(ORDO NEWS) — Meteorites are amazing objects – when viewed under a microscope, you can see that many meteorites are composed of tiny glass “beads”. The origin of these “beads” is associated with the early period of the solar system, which preceded the formation of planets.
In a new study, scientists from the University of Chicago, USA, presented an analysis that explains the origin of these mysterious beads, called chondrules, and their relationship to the processes that took place in the early period of the solar system.
Chondrules are primordial material that has remained unchanged since the formation of the solar system, while on Earth, as a result of constant volcanic eruptions and plate tectonics, the primary material has undergone continuous evolutionary changes.
But what is the exact process that led to the formation of chondrules in the solar system?
By analyzing the isotopic composition of the two elements that make up the substance chondrules, potassium and rubidium, a group of astronomers led by Nicole Xike Nie from the Carnegie Institute of Science, USA, was able to impose restrictions on the condensation processes that led to the formation of chondrules in the early Solar system.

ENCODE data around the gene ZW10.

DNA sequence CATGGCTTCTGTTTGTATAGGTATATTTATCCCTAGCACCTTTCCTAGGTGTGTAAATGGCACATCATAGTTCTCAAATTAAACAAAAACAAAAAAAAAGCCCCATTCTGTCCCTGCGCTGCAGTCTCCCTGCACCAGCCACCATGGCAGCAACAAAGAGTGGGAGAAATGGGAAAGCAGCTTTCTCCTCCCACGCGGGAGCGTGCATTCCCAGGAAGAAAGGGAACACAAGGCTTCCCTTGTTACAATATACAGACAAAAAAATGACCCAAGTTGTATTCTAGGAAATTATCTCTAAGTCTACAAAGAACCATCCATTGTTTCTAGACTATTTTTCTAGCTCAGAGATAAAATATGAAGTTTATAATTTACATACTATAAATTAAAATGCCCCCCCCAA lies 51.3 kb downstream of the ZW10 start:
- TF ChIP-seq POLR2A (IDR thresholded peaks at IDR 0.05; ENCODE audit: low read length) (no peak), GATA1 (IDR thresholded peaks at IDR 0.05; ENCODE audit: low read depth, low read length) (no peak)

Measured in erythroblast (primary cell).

According to these results, the studied elements were part of the dust substance, the cloud of which was heated to temperatures sufficient for the dust to turn into vapor. Then, upon condensation of the vapor thus obtained, some of the material formed chondrules.
According to the restrictions imposed by the team, the average rate of decrease in the temperature of the material during the formation of chondrules could not be lower than about 500 degrees Celsius per hour.
Based on these limitations, scientists propose possible variants of events that could be high-energy enough for such intense heating and cooling events to occur. One possible option is the passage of powerful shock waves through the early solar nebula.
Over the past half century, scientists have proposed various scenarios to explain the formation of chondrules – lightning or collisions between cosmic rocks – but these new findings tilt the balance in favor of the shock wave hypothesis.
The research is published in the journal Science Advances.
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